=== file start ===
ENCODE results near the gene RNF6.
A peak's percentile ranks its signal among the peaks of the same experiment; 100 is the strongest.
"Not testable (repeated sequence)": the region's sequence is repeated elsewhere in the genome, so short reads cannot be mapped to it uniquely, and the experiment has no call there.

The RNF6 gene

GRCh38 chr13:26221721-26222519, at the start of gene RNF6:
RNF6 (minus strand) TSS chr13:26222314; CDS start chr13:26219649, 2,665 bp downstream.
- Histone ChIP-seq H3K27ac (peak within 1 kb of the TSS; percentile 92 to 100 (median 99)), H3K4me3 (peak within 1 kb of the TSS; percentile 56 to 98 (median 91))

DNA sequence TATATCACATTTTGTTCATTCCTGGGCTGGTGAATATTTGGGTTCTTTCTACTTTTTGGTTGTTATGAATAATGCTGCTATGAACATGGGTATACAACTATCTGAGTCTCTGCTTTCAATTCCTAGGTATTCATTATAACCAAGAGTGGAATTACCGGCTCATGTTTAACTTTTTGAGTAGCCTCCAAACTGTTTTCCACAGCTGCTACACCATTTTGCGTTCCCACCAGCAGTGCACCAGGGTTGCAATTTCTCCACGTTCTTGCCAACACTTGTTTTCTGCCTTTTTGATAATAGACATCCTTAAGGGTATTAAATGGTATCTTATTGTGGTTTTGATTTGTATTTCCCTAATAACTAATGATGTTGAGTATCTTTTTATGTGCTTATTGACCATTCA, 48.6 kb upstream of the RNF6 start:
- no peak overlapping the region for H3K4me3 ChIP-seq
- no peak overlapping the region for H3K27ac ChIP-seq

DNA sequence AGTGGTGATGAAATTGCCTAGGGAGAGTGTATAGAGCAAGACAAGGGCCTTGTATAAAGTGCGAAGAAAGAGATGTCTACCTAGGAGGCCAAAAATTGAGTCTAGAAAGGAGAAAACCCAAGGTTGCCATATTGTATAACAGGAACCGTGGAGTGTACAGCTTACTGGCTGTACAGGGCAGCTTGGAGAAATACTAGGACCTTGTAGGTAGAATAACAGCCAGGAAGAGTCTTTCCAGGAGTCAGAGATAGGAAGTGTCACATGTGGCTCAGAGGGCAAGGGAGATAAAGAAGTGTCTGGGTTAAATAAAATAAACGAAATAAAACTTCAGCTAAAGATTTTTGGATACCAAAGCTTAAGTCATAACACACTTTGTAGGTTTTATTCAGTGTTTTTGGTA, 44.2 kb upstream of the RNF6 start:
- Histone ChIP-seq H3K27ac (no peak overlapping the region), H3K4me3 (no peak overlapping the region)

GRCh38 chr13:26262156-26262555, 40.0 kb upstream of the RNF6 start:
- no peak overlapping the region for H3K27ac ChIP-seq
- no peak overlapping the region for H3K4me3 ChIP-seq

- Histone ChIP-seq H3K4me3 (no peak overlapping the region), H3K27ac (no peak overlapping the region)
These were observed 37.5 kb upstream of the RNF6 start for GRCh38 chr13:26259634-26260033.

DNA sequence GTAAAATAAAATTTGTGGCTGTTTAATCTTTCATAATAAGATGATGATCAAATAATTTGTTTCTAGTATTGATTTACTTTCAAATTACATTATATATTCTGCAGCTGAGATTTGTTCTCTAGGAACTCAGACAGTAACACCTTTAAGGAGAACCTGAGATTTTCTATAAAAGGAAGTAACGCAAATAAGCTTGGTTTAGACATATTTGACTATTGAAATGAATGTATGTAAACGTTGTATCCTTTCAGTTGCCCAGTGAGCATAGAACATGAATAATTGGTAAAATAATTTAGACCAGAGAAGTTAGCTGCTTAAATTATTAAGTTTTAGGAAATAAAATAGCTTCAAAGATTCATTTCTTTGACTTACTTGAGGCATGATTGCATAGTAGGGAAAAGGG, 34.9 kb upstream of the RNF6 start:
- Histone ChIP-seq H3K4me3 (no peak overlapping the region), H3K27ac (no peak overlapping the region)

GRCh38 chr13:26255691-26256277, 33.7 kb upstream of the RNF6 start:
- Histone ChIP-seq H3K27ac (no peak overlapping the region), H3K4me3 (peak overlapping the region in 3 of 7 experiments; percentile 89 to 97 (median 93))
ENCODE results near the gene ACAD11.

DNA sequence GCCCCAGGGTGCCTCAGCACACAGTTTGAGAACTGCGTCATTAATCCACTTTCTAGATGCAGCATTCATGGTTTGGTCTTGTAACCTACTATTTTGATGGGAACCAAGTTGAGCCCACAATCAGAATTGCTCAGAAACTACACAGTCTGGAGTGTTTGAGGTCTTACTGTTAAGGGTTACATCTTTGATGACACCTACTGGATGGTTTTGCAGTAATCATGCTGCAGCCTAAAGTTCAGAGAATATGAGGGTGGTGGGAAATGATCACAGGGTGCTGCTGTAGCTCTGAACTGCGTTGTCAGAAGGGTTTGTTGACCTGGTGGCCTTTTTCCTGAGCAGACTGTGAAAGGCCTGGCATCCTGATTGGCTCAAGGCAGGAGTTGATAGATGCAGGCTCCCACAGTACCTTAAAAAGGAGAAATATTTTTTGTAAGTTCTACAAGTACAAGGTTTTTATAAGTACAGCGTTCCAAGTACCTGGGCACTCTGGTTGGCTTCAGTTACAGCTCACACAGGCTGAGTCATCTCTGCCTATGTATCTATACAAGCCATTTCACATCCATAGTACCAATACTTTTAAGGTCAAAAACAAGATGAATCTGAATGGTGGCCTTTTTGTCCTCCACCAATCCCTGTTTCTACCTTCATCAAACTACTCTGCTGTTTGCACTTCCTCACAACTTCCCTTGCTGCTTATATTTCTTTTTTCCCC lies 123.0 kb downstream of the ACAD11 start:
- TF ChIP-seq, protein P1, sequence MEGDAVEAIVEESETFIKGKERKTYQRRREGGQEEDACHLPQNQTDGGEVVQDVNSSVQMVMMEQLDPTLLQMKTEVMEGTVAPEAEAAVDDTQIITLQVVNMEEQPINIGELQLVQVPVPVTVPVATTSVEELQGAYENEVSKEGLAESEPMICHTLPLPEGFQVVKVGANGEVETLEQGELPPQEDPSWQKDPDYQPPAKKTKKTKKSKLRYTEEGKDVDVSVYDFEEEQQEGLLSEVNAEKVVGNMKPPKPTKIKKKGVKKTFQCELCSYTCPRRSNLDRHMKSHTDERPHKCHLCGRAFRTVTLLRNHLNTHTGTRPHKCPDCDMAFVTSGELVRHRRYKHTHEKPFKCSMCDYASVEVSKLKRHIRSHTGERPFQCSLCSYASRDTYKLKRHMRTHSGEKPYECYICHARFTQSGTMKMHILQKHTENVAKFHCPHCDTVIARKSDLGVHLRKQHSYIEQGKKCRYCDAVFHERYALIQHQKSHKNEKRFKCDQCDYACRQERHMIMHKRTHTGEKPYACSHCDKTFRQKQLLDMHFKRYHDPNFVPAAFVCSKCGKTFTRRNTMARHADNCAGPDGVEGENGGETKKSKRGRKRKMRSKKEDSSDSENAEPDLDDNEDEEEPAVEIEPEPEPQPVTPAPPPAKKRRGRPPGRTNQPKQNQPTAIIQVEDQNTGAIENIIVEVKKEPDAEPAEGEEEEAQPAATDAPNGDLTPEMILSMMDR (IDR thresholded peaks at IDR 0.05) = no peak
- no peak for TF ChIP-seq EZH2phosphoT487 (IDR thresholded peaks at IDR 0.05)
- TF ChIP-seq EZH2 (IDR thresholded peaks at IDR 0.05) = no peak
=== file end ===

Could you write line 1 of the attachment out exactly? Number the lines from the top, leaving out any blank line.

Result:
ENCODE results near the gene RNF6.